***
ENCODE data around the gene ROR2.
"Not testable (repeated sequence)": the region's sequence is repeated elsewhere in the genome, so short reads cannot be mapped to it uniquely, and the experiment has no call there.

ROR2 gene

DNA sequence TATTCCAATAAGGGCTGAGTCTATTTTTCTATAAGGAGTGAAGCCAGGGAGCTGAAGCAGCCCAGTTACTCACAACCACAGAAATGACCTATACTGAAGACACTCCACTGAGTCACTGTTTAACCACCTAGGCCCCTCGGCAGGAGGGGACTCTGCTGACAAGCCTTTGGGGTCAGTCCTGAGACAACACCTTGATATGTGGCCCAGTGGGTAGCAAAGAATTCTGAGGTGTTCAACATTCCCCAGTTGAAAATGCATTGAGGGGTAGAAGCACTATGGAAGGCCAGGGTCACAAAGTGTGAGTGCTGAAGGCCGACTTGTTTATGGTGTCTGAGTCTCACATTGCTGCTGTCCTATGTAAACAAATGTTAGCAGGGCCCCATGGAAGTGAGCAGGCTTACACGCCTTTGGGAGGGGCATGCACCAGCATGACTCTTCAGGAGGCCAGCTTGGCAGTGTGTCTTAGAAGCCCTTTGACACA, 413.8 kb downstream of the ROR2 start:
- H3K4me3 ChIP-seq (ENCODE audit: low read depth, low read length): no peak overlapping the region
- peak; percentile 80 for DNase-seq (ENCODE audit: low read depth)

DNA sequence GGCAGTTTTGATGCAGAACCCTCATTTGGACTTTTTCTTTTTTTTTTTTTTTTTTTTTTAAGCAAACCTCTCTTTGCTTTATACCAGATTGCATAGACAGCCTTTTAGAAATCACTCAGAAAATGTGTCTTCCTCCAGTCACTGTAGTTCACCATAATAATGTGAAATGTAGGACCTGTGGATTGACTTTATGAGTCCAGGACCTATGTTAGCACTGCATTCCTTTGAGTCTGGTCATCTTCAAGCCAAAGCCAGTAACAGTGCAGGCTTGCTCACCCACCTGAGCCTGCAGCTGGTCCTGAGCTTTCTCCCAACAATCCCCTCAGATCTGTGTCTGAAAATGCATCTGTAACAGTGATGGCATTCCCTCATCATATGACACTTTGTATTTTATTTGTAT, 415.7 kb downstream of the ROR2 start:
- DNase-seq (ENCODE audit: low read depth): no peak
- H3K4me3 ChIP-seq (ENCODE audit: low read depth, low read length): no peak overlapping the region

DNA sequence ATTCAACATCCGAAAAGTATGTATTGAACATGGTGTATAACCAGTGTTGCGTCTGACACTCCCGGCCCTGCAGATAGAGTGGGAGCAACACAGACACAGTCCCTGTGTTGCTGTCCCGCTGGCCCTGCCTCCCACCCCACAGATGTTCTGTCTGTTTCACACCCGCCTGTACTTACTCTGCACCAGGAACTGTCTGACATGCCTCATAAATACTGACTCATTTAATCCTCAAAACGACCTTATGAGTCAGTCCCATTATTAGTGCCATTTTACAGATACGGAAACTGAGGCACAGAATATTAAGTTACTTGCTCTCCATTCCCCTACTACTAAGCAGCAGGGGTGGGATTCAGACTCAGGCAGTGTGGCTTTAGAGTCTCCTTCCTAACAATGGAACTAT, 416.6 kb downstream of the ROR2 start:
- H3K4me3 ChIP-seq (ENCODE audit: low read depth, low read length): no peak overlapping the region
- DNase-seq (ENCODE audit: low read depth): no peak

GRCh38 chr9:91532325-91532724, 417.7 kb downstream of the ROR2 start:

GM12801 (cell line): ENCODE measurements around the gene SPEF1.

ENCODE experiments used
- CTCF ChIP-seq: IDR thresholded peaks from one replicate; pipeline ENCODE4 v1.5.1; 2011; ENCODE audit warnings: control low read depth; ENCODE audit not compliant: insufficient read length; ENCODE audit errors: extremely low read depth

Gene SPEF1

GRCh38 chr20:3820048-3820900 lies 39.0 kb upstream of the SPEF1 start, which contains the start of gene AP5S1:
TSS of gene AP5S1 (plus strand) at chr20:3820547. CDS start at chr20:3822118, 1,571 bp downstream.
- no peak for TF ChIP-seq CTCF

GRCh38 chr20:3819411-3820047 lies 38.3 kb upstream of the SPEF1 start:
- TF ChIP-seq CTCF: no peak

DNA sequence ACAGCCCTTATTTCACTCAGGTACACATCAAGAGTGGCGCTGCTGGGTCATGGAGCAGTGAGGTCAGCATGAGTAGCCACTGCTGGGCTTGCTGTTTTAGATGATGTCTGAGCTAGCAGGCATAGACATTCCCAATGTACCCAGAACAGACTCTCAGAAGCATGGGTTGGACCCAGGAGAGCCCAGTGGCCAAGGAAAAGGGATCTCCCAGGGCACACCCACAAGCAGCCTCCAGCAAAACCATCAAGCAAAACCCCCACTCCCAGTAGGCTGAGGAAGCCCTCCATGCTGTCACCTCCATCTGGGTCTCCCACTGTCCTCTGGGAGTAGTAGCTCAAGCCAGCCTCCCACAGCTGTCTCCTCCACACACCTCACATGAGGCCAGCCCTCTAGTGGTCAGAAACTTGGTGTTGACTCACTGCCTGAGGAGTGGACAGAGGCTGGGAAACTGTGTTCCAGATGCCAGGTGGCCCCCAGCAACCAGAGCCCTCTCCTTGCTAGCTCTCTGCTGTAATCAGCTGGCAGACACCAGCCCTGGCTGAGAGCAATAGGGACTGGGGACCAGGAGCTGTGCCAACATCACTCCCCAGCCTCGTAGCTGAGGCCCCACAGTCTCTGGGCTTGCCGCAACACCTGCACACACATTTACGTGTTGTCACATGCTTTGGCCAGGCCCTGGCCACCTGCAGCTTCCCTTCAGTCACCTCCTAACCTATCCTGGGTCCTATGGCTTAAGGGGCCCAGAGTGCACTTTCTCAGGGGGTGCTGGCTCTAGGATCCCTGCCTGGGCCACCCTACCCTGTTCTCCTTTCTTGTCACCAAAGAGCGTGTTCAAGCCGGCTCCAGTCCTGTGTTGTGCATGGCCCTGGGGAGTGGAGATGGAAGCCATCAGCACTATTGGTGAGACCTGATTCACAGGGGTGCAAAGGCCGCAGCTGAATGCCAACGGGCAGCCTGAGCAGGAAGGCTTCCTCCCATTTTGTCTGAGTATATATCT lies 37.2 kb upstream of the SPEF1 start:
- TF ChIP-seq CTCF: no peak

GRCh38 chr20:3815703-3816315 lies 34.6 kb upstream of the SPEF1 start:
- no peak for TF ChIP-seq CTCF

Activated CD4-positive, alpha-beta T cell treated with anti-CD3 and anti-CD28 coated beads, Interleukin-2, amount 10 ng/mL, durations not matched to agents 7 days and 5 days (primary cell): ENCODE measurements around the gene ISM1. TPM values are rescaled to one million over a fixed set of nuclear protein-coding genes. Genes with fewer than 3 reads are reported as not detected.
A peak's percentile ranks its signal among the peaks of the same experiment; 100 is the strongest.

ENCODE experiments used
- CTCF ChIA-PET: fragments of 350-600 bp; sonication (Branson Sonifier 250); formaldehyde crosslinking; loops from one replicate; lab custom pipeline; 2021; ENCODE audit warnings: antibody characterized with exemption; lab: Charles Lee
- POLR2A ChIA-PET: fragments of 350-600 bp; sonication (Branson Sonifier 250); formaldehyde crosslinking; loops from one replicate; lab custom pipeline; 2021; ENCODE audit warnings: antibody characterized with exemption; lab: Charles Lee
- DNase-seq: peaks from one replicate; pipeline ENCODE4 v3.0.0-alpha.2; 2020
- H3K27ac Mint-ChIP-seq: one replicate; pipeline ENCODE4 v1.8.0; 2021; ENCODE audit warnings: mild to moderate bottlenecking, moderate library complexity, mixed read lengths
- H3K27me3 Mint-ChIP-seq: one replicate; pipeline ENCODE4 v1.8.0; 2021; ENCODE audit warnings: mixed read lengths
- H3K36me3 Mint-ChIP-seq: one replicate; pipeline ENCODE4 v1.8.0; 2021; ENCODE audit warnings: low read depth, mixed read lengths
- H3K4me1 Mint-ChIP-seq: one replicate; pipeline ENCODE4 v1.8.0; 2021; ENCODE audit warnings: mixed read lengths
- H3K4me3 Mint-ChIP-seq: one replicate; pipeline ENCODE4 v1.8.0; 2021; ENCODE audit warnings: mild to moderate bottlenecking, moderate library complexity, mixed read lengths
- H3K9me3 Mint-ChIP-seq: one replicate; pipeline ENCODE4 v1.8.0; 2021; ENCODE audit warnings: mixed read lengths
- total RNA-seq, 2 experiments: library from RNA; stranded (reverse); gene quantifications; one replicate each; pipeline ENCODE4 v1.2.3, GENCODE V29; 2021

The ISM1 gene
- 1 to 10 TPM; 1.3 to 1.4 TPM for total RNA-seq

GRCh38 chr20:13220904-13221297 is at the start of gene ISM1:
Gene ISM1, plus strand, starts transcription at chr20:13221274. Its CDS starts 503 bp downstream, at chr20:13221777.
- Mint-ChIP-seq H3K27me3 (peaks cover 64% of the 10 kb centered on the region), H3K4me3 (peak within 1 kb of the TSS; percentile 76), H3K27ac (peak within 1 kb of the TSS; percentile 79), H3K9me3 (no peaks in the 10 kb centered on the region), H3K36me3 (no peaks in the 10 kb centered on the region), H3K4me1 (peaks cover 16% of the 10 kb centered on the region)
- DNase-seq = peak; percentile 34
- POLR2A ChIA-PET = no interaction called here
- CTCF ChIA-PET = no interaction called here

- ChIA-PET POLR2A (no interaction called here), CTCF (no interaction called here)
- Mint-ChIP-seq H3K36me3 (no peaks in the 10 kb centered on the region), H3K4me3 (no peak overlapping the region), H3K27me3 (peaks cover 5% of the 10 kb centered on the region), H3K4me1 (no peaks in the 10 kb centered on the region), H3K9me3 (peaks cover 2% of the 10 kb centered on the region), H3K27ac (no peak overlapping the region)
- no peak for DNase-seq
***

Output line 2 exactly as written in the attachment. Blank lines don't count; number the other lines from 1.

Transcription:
"Not testable (repeated sequence)": the region's sequence is repeated elsewhere in the genome, so short reads cannot be mapped to it uniquely, and the experiment has no call there.